Fact Check

2005 Darwin Awards

Does an Internet-circulated list entitled '2005 Darwin Awards' detail actual deaths and mishaps

Published Aug. 7, 2005


Claim:   An Internet-circulated list entitled "2005 Darwin Awards" details actual mishaps and demises.


Example:   [Collected via e-mail, 2005]

Yes, it's that magical time of the year again when the Darwin Awards are bestowed, honoring the least evolved among us. Here then, are the glorious winners.

Darwin Award Winners:

1. When his 38-caliber revolver failed to fire at his intended victim during a hold-up in Long Beach, California, would-be robber James Elliot did something that can only inspire wonder. He peered down the barrel and tried the trigger again. This time it worked..... And now, the honorable mentions:

2. The chef at a hotel in Switzerland lost a finger in a meat cutting machine and, after a little hopping around, submitted a claim to his insurance company. The company expecting negligence, sent out one of its men to have a look for himself. He tried the machine and lost a finger. The chef's claim was approved.

3. A man who shoveled snow for an hour to clear a space for his car during a blizzard in Chicago returned with his Vehicle to find a woman had taken the space. Understandably, he shot her.

4. After stopping for drinks at an illegal bar, a Zimbabwean bus driver found that the 20 mental patients he was supposed to be transporting from Harare to Bulawayo had escaped. Not wanting to admit his incompetence, the driver went to a nearby bus stop and offered everyone waiting there a free ride. He then delivered the passengers to the mental hospital, telling the staff that the patients were very excitable and prone to bizarre fantasies. The deception wasn't discovered for 3 days.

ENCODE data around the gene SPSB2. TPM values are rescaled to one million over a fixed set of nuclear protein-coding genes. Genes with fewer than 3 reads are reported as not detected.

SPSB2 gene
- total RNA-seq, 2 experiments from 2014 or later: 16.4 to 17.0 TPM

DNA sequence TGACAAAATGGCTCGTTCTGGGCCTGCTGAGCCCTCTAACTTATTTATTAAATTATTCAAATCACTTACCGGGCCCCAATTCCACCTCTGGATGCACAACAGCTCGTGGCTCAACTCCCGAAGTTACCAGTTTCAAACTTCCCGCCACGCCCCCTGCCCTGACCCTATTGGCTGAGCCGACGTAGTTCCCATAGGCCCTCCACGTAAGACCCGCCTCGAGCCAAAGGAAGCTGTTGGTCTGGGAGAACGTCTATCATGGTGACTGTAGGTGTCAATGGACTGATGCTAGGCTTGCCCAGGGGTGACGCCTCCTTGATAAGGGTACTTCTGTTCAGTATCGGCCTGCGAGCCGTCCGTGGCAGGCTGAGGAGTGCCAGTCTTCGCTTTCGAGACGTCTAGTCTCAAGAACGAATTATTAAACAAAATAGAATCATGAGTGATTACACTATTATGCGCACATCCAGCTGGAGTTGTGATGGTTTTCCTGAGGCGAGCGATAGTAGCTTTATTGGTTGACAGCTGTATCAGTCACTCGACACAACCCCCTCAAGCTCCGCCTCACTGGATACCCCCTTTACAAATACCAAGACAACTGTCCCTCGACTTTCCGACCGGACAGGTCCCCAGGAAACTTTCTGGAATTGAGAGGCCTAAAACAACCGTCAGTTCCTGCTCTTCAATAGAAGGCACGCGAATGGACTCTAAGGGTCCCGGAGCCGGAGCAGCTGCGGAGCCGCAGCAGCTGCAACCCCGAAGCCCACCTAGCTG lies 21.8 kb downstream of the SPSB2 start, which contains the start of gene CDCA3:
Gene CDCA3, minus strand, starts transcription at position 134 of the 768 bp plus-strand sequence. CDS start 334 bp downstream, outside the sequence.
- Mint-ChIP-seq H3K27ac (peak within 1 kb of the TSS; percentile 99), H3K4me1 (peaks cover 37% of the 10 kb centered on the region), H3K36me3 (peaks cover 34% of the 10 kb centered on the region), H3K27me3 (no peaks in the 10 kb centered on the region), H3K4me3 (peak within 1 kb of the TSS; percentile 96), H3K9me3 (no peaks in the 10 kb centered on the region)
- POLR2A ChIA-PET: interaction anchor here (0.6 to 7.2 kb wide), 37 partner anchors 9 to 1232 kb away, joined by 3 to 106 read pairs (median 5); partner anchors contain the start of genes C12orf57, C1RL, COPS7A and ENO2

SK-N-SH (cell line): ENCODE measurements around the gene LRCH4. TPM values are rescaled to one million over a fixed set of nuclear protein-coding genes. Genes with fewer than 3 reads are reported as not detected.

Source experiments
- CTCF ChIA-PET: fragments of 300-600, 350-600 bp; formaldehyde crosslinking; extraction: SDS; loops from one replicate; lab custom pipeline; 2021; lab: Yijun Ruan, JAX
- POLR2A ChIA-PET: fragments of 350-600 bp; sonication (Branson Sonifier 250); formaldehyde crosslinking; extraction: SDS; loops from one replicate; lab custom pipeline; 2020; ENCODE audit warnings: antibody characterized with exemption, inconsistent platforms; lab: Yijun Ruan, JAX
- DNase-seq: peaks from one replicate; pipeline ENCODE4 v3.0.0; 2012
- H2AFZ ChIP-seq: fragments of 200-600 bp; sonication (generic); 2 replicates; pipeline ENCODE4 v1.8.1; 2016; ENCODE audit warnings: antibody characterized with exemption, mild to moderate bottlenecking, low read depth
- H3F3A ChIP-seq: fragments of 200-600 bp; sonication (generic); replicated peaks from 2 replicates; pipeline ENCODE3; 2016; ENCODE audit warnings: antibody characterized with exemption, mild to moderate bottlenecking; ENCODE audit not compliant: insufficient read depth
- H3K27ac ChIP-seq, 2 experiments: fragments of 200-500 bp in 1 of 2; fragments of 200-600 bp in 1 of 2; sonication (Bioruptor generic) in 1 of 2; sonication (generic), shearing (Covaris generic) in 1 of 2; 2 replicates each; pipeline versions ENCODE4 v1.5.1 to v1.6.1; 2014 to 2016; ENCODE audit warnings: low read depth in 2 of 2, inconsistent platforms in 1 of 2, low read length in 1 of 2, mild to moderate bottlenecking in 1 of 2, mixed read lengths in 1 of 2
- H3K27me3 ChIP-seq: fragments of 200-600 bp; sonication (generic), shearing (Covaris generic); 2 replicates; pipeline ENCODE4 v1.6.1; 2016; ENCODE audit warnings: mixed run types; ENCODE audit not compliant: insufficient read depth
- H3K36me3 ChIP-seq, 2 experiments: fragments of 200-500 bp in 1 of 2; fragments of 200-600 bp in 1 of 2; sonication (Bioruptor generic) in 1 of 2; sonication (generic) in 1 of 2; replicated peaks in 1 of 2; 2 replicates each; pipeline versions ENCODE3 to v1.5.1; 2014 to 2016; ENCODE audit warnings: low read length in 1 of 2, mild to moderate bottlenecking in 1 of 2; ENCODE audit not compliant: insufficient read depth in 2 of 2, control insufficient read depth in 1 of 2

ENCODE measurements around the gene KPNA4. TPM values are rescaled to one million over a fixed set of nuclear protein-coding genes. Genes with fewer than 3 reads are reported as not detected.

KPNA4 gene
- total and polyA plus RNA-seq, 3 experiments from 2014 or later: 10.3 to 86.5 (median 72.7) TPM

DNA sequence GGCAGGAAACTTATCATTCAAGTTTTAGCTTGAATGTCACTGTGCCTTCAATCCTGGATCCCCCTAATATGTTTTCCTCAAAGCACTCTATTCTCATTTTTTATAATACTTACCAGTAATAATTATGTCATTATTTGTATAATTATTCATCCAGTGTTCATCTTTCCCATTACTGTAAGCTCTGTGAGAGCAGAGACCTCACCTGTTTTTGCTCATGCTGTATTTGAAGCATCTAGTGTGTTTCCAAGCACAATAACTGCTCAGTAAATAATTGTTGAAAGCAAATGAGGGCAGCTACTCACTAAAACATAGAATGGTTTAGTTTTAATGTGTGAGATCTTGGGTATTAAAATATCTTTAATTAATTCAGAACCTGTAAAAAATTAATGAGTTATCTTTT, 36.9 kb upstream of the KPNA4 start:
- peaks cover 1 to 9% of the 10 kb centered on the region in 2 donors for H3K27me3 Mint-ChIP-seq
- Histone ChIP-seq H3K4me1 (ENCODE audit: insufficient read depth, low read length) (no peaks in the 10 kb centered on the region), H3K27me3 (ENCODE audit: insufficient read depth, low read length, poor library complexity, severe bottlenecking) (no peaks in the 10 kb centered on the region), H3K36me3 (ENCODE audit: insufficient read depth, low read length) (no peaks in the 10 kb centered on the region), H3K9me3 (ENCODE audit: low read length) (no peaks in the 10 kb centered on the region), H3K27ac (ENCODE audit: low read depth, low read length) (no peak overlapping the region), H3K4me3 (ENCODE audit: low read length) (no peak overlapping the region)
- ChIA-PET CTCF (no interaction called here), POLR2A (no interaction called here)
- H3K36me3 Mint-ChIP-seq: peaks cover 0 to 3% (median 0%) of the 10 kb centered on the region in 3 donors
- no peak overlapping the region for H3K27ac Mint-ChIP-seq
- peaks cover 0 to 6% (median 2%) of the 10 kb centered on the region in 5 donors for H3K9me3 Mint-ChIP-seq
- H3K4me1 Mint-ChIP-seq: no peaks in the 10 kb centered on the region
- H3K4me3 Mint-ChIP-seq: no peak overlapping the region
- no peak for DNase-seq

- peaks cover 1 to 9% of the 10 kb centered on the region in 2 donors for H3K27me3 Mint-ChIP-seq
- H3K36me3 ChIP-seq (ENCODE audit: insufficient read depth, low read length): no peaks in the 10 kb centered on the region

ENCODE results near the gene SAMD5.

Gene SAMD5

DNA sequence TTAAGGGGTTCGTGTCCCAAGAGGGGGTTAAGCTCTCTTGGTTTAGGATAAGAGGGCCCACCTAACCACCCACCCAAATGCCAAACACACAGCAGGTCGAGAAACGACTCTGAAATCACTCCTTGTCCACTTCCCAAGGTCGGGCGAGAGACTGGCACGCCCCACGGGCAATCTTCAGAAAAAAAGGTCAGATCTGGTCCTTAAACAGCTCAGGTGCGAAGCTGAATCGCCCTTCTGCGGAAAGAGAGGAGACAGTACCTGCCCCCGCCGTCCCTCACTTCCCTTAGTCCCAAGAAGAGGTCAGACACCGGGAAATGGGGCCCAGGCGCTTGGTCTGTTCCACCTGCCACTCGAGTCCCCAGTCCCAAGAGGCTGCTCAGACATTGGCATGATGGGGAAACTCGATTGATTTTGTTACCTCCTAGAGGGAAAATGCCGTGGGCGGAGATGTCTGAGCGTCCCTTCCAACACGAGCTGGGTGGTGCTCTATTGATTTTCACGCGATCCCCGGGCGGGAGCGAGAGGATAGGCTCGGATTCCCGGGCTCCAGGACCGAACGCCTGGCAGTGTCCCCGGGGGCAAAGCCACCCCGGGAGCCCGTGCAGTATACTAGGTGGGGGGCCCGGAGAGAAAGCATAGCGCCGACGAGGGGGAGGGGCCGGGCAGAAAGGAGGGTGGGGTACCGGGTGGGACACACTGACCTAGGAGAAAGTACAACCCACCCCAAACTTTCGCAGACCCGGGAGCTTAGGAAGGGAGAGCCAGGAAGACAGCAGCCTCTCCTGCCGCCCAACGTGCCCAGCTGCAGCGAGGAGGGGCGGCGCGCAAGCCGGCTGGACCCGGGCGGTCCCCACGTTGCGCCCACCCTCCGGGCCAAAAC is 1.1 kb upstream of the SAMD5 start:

5. An American teenager was in the hospital recovering from serious head wounds received from an oncoming train. When asked how he received the injuries, the lad told police that he was simply trying to see how close he could get his head to a moving train before he was hit.

6. A man walked into a Louisiana Circle-K, put a $20 bill on the counter, and asked for change. When the clerk opened the cash drawer, the man pulled a gun and asked for all the cash in the register, which the clerk promptly provided. The man took the cash from the clerk and fled, leaving the $20 bill on the counter. The total amount of cash he got from the drawer...$15. (If someone points a gun at you and gives you money, is a crime committed?)

7. Seems an Arkansas guy wanted some beer pretty badly. He decided that he'd just throw a cinder block through a liquor store window, grab some booze, and run. So he lifted the cinder block and heaved it over his head at the window. The cinder block bounced back and hit the would-be thief on the head, knocking him unconscious. The liquor store window was made of Plexiglas. The whole event was caught on videotape.

8. As a female shopper exited a New York convenience store, a man grabbed her purse and ran. The clerk called 911 immediately, and the woman was able to give them a detailed description of the snatcher. Within minutes, the police apprehended the snatcher. They put him in the car and drove back to the store. The thief was then taken out of the car and told to stand there for a positive ID. To which he
replied, "Yes, officer, that's her. That's the lady I stole the purse from."